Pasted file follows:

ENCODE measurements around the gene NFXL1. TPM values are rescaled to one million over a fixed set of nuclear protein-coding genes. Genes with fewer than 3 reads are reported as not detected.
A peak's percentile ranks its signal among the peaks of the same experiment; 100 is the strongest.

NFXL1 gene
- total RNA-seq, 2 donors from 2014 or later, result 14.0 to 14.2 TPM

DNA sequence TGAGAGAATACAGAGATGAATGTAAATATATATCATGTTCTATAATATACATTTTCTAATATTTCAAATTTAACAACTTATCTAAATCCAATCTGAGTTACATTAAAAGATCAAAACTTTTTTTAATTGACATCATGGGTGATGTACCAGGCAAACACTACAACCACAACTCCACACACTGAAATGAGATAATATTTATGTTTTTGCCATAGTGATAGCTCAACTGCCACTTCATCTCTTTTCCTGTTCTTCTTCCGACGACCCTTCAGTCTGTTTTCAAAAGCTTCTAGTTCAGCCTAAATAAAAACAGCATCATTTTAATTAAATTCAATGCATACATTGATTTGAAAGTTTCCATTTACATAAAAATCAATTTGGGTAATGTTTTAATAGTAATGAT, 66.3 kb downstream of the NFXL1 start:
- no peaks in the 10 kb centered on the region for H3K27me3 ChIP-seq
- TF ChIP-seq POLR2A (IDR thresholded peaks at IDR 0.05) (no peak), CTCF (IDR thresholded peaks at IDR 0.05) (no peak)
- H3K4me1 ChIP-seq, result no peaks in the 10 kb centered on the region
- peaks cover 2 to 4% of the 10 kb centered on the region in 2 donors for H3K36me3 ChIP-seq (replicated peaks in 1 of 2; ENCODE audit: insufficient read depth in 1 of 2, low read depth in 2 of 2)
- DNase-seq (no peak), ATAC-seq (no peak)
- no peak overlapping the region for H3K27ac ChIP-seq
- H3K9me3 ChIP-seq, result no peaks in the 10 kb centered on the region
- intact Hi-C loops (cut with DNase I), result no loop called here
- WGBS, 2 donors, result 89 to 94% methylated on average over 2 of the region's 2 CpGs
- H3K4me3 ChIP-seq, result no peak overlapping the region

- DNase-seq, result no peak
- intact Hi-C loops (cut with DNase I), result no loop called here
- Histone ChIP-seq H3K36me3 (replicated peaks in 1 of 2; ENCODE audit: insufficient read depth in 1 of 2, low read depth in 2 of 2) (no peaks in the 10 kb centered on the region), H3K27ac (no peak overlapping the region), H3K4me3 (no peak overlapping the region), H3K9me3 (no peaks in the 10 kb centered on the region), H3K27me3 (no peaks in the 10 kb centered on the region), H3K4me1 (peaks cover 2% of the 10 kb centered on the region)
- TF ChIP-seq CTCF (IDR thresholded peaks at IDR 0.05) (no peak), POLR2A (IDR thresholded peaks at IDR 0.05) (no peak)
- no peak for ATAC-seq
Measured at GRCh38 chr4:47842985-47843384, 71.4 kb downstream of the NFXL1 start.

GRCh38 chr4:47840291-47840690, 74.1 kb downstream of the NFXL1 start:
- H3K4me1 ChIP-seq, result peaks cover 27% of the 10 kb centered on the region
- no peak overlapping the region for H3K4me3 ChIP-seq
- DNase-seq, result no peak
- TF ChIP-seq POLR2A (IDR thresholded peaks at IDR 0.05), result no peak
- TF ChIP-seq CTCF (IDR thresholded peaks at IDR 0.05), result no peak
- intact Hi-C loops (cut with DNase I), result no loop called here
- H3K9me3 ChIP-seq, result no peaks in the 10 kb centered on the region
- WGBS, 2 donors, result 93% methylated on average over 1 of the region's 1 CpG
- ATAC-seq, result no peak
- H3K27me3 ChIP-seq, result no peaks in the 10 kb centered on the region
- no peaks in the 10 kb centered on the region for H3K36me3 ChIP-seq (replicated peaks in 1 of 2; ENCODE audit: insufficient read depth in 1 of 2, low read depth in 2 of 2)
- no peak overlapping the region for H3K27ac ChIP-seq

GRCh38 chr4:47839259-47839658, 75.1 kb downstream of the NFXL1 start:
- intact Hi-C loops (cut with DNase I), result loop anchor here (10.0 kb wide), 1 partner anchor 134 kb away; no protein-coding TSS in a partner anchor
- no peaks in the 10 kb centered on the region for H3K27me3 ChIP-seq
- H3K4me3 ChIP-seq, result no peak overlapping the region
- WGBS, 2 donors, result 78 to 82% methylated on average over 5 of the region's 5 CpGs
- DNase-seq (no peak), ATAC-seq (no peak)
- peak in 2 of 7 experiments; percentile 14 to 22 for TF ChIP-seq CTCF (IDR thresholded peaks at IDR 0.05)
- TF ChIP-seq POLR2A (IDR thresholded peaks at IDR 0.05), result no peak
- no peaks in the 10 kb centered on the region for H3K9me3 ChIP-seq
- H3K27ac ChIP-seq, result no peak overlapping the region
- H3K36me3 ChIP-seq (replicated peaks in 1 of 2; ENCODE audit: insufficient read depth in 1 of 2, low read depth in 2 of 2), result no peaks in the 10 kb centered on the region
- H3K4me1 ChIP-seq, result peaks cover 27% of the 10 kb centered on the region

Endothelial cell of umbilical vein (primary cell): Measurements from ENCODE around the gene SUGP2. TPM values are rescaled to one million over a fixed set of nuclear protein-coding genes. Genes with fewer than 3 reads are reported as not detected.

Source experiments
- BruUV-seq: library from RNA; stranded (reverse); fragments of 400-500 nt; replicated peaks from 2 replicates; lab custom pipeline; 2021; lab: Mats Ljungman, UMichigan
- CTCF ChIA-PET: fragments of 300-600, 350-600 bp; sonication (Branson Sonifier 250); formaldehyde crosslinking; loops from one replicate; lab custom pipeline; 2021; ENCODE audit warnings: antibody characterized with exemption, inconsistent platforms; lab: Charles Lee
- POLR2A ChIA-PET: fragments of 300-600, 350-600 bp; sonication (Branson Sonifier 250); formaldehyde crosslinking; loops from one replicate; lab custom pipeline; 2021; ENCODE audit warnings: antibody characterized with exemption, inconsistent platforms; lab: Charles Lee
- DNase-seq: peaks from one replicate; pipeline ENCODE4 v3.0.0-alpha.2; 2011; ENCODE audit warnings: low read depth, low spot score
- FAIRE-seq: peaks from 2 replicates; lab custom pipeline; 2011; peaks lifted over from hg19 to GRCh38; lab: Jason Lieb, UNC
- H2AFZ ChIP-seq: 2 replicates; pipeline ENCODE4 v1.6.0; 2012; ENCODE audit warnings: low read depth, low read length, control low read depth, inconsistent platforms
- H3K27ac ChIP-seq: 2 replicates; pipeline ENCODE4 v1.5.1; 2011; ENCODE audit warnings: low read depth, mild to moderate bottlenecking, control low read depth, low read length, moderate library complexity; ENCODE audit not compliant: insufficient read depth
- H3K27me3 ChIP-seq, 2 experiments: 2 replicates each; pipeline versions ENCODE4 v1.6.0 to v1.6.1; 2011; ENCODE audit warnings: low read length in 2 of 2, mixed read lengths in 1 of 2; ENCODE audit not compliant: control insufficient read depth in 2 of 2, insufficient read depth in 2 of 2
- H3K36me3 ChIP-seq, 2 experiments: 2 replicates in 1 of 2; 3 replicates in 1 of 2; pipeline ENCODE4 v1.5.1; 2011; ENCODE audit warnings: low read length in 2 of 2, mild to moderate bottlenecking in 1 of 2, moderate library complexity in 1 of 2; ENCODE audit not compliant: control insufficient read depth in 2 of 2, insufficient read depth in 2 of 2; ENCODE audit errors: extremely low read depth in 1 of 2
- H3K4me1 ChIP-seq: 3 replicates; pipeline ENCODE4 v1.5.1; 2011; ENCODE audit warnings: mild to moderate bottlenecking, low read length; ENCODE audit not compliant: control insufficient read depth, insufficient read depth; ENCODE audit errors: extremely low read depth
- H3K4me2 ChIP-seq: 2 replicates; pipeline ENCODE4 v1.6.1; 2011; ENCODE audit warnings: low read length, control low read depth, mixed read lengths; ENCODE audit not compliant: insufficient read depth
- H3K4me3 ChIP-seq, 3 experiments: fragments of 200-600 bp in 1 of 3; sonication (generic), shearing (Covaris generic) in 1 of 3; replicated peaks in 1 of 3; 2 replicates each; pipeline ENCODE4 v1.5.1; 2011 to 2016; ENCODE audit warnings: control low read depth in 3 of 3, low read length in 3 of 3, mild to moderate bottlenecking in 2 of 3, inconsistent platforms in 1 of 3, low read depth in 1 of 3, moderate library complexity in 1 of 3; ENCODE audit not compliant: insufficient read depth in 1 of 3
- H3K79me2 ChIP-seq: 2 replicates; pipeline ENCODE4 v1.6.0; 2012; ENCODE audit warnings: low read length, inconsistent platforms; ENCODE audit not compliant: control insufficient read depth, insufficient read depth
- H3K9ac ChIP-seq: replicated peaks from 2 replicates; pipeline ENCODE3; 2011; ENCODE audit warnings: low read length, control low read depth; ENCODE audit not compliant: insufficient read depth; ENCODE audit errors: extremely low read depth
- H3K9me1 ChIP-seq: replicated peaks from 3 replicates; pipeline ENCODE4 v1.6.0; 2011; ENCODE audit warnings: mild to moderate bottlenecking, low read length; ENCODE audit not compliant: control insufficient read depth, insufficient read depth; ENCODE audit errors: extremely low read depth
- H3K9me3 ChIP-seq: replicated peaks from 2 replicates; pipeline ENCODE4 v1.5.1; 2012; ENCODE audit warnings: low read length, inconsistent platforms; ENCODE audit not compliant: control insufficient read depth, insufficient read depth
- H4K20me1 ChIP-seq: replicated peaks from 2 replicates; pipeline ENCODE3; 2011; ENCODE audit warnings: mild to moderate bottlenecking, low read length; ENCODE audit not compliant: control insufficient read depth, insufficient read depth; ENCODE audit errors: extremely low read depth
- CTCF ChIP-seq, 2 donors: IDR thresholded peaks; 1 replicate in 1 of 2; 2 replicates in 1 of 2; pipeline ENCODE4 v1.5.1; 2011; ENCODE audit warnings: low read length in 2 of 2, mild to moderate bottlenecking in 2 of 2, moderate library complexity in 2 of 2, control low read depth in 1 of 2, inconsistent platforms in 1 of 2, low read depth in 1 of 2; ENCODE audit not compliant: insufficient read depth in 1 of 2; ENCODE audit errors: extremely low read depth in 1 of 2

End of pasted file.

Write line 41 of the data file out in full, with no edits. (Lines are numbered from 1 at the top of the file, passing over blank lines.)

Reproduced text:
- peak in 2 of 7 experiments; percentile 14 to 22 for TF ChIP-seq CTCF (IDR thresholded peaks at IDR 0.05)